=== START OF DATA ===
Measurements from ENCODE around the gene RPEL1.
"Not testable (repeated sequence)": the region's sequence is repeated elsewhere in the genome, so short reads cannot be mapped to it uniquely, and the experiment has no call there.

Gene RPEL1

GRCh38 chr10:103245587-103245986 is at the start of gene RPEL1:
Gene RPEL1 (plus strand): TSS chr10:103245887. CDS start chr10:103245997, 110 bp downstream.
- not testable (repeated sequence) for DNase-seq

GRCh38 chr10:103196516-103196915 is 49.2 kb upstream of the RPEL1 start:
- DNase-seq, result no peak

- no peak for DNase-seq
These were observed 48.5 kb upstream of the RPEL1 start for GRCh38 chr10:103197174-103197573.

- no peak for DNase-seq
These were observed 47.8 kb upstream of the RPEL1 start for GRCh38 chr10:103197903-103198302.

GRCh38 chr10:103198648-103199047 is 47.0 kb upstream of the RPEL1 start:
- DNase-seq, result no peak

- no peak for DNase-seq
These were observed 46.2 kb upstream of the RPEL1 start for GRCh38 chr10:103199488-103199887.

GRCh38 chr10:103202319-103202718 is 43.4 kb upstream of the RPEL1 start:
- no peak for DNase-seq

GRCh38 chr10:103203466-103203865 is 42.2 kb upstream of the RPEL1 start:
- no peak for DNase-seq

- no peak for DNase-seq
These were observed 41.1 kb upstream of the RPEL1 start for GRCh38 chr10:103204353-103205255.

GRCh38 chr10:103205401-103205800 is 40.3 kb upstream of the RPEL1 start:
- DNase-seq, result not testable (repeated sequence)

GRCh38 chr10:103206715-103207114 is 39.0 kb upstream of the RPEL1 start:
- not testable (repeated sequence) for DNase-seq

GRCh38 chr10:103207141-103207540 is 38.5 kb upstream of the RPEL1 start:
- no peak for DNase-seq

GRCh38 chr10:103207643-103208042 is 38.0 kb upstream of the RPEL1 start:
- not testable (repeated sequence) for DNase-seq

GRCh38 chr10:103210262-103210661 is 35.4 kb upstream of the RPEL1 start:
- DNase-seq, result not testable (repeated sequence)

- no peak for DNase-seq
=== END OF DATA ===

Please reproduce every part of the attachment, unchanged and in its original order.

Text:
Measurements from ENCODE around the gene RPEL1.
"Not testable (repeated sequence)": the region's sequence is repeated elsewhere in the genome, so short reads cannot be mapped to it uniquely, and the experiment has no call there.

Gene RPEL1

GRCh38 chr10:103245587-103245986 is at the start of gene RPEL1:
Gene RPEL1 (plus strand): TSS chr10:103245887. CDS start chr10:103245997, 110 bp downstream.
- not testable (repeated sequence) for DNase-seq

GRCh38 chr10:103196516-103196915 is 49.2 kb upstream of the RPEL1 start:
- DNase-seq, result no peak

- no peak for DNase-seq
These were observed 48.5 kb upstream of the RPEL1 start for GRCh38 chr10:103197174-103197573.

- no peak for DNase-seq
These were observed 47.8 kb upstream of the RPEL1 start for GRCh38 chr10:103197903-103198302.

GRCh38 chr10:103198648-103199047 is 47.0 kb upstream of the RPEL1 start:
- DNase-seq, result no peak

- no peak for DNase-seq
These were observed 46.2 kb upstream of the RPEL1 start for GRCh38 chr10:103199488-103199887.

GRCh38 chr10:103202319-103202718 is 43.4 kb upstream of the RPEL1 start:
- no peak for DNase-seq

GRCh38 chr10:103203466-103203865 is 42.2 kb upstream of the RPEL1 start:
- no peak for DNase-seq

- no peak for DNase-seq
These were observed 41.1 kb upstream of the RPEL1 start for GRCh38 chr10:103204353-103205255.

GRCh38 chr10:103205401-103205800 is 40.3 kb upstream of the RPEL1 start:
- DNase-seq, result not testable (repeated sequence)

GRCh38 chr10:103206715-103207114 is 39.0 kb upstream of the RPEL1 start:
- not testable (repeated sequence) for DNase-seq

GRCh38 chr10:103207141-103207540 is 38.5 kb upstream of the RPEL1 start:
- no peak for DNase-seq

GRCh38 chr10:103207643-103208042 is 38.0 kb upstream of the RPEL1 start:
- not testable (repeated sequence) for DNase-seq

GRCh38 chr10:103210262-103210661 is 35.4 kb upstream of the RPEL1 start:
- DNase-seq, result not testable (repeated sequence)

- no peak for DNase-seq